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Naval War College Professor Warns of Nuclear War Danger

Naval War College Professor Warns of Nuclear War Danger

Lyle J. Goldstein, research professor at the U.S. Naval War College and founder of the China Maritime Studies Institute there, has been speaking out against the continued deterioration of US-Russia relations recently. On Feb. 5, he was interviewed by radio host Scott Horton and had placed an op-ed in the Washington Times on Feb. 3, in which he warned of the danger of nuclear war. In the op-ed, Goldstein praised the extension of the New START arms reduction treaty but warned “it would be foolish to pat ourselves on the back and think we have genuinely stabilized the smoldering train wreck of the U.S.-Russia relationship.”

“Mr. Biden made clear in October 2020 his view that Russia represents the most serious threat to U.S. national security. After December reports alleging Russia perpetrated a wide-ranging hack of the U.S. government, one might reasonably expect that Moscow and Washington remain practically on a war footing,” Goldstein wrote. “The Russian defense minister revealed just before Christmas that U.S. military forces are now making bellicose approaches proximate to Russian borders at a rate 15% higher than last year.”

“The Western press is now fixated on the fate of Russian opposition leader Alexei Navalny and related protests,” Goldstein noted. “However, this mixing of domestic political issues, along with the various cyber complications, has created a troubling ‘perfect storm’ for U.S.-Russia relations.” Goldstein dismisses the alleged about Russian cyber-intrusions, and alleged Russian efforts to “divide America” as “silliness.” Instead, we should “turn to a genuinely grave national security threat — namely nuclear weapons issues in U.S.-Russia relations.”

Not only is Russia engaged in high profile exercises of its nuclear forces, “unnecessary American and NATO provocations are also clearly contributing to heightened tensions with Moscow.” This is not only going on along Russia’s borders but also in Ukraine and Syria as well, where US/NATO forces are operating in close proximity to Russian forces. “The Biden administration could actually attempt to improve this most critical bilateral relationship. The new president might, as a first constructive step, order his appointees to stop referring to Russia as an ‘adversary,’ much less as the ‘preeminent threat,’ Goldstein writes. “Such rhetoric may serve momentary psychological needs (e.g. othering) and swell the stock price of various defense contractors, but it also fuels the military tensions that are obvious and increasingly dangerous.”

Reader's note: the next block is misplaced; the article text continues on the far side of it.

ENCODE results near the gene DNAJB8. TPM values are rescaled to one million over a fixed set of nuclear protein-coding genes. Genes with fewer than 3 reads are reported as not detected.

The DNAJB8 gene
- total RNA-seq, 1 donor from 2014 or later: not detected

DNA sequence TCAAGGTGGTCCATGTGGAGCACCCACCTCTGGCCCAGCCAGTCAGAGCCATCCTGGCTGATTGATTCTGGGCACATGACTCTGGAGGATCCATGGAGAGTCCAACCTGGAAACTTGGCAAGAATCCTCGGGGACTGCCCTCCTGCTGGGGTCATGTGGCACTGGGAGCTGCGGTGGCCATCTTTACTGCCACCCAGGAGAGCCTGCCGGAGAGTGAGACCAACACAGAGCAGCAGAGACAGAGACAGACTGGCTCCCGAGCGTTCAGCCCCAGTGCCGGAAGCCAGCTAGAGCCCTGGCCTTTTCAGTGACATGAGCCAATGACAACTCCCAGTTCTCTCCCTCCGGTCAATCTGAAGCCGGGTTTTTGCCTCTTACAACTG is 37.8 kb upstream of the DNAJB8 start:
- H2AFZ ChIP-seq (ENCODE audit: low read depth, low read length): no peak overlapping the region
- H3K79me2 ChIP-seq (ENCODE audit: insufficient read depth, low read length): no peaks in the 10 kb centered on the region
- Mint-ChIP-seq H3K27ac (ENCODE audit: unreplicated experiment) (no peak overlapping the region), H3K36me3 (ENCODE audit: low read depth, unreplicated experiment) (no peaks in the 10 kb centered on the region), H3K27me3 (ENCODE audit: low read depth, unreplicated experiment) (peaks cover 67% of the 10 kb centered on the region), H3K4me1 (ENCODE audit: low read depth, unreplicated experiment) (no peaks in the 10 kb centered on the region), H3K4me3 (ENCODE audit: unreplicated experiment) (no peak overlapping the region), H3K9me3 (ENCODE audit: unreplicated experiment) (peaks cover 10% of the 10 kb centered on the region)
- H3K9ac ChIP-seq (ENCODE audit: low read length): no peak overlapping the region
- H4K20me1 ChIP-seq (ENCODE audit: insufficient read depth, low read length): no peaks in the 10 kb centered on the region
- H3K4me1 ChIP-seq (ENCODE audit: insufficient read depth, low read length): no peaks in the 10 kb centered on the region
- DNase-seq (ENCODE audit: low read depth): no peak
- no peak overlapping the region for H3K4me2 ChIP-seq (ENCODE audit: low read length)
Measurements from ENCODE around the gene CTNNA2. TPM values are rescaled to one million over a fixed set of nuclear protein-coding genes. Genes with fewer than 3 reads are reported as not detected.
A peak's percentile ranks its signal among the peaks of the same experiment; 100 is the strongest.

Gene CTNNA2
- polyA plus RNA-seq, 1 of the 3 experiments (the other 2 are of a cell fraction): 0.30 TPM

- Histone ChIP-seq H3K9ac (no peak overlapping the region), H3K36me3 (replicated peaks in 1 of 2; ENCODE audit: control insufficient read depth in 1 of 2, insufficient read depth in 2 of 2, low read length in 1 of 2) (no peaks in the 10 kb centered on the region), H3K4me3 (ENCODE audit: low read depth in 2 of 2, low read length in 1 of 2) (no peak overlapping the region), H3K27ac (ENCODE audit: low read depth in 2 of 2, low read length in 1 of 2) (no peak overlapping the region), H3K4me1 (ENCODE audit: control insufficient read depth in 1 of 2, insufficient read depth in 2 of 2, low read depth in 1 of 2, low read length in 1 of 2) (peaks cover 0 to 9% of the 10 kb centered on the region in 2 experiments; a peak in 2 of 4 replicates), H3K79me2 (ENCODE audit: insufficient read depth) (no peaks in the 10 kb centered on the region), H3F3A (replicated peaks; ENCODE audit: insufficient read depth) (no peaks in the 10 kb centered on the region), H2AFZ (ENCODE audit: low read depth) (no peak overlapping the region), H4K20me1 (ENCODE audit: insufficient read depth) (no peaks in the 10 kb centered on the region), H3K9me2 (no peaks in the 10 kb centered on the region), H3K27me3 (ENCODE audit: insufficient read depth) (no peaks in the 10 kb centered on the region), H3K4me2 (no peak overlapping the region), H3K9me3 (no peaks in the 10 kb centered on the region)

Goldstein notes that there are those in the West who would welcome a “Maidan” in Moscow but “a Russia consumed by chaos and violence would actually not accord at all with U.S. interests.” He concludes: “Americans need to know that Russia’s massive nuclear forces are under singular, stable, and rational control — not in the grips of a fracturing state facing the possibility of civil war. Moreover, a stable and prosperous Russia will also be critical to the world’s recovery from an economic crisis wrought by the global pandemic.”

In the interview with Scott Horton, Goldstein noted that the Cold war ended suddenly, and triumphalism on the part of the US was the response. The power went to our heads, since the USSR collapse we might as well rule over the rubble, he said (paraphrase -ed.) This kind of contested zone where there was a power vacuum (referring to the former Soviet republics along Russia’s eastern and southern periphery) and NATO said we’ll take care of it. Russia’s power has ebbed and flowed over this region for five centuries, Goldstein said, and it’s power plays to try to settle where that power ends. NATO involvement in Belarus, he warned is a very dangerous situation and could lead to a NATO-Russia conflict. “We better think hard about how to avoid this,” he said. The US has no national interest in Belarus and there’s no reason to consider how the US would use force in Belarus and some in Ukraine. There’s no credible threat at this point to the Baltics, he said.

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